How Can Small Businesses Reduce the Impact Of Coronavirus On Their Cash Flow The lack of effective cash flow management means businesses being unable to pay their suppliers, incapable of meeting their immediate needs, and even going bankrupt
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Small businesses have been severely hit and are struggling to get through the difficulties posed by the coronavirus outbreak. Although the government has taken various measures to provide relief for small businesses facing economic disruption, many are already witnessing a rough impact on their operations and decline in cash flows. Due to the panic among consumers to stock up on essential supplies, many businesses find themselves hurrying to restock. The smaller businesses are, the greater their problems relating to cash flow.
To maintain a stable supply of goods and services, small businesses need to manage their cash flow effectively. They need to maintain liquidity at surplus levels, especially due to the large demand shock caused by panic-buying among consumers. The lack of effective cash flow management means businesses being unable to pay their suppliers, incapable of meeting their immediate needs, and even going bankrupt.
During these uncertain times, predicting cash flow is more important than ever and also more difficult. When you have exhausted all your credit limits through loans and cards, you might have to face the inevitable of closing down your business. Accounting software can help small businesses to efficiently manage their finances and take control of expenses. Moreover, it allows you to stay updated on your stock levels and get better visibility on where your money is going.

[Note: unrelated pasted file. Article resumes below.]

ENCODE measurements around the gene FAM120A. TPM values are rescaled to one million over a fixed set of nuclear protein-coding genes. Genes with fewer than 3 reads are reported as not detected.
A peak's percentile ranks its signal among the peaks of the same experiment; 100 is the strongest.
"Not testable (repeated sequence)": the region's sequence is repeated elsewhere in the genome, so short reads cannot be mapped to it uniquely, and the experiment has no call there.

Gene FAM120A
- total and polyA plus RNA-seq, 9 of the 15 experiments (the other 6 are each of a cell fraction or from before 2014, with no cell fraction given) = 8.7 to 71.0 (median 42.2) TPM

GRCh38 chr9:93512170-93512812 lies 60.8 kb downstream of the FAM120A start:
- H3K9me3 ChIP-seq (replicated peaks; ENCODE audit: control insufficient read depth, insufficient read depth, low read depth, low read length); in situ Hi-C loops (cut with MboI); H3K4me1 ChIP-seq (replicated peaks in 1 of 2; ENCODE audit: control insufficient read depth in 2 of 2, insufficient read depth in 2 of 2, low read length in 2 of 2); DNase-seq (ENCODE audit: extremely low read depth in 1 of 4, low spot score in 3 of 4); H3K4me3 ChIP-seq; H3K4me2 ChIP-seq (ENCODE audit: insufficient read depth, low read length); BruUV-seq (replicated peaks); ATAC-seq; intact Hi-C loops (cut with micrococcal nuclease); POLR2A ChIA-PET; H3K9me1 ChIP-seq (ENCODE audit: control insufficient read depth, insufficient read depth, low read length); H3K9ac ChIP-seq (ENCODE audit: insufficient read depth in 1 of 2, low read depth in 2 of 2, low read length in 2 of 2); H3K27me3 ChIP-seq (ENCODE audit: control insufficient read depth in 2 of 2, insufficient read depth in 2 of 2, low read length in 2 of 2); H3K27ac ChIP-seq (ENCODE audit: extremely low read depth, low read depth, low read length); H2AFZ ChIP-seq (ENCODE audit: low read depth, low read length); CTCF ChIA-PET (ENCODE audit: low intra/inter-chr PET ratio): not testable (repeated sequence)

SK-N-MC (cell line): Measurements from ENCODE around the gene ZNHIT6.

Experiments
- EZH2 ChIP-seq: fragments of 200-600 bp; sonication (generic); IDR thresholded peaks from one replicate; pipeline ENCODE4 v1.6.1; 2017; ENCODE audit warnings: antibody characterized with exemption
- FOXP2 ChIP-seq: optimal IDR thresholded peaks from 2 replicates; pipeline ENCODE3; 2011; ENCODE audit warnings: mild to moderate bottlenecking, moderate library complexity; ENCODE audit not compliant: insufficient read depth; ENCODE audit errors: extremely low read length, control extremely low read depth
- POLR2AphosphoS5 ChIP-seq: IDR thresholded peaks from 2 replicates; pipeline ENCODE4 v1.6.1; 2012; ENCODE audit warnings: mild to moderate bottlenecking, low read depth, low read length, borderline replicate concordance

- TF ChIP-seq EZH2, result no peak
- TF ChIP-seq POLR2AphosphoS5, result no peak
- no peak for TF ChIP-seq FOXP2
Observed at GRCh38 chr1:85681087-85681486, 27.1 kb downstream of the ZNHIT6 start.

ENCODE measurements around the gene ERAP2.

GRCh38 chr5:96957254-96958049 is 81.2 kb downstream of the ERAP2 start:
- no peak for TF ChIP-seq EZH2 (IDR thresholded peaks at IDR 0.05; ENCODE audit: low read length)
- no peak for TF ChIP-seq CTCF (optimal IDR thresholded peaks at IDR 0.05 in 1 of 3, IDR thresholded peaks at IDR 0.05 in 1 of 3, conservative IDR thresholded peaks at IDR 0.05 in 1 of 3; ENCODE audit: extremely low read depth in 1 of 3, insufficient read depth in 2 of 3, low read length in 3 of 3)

Apart from sending invoices to your customers, for effective cash flow management, you need to maintain an accurate record of all the transactions. This allows you to stay updated on how your business is doing in near real-time. Also, maintain a healthy balance when chasing invoices so as not to stifle the incoming of new clients while also not being overly easygoing.
Review your cash flow budgets
Whilst it is common knowledge to have a business and personal expenses separate, many individuals still fail to achieve that. This can prevent you from getting an accurate understanding of your business cash flow down the road. As we are still uncertain about how bigger the economic impact will be due to the slowdown in consumption, businesses should review and adjust their cash flow budgets. It is crucial to explore the scenario wherein there is a significant reduction in revenue and how this will impact a business's ability to pay its suppliers and repay loans.
If you are one of those businesses considering to purchase any equipment, re-examine whether such investment is important during this uncertainty or it can wait until the situation improves. You should assess your financing options by directly interacting with your bank to make sure that the existing credit lines will be available in the future. Also, explore new financing options should present options run out.
Businesses should encourage their customers and clients to pay early, and even incentivize them by providing discounts, within capacity. If it is a large amount to pay at one go, you can allow them to make small payments periodically. Small businesses struggling to pay their staff should explore ways to reduce compensation instead of laying off employees. You can also look for savings by cutting down on secondary expenses such as advertising and consumable items. To generate cash, take measures that help you sell slow-moving or perishable goods faster.
When you have taken all the required actions, but still having a hard time due to cash flow concerns, you may need to identify alternative routes to generate revenue. Many businesses are taking up online marketing to target new customers. As governments around the world are introducing stimulus package for small businesses, make sure that you follow up on programs announced by the government.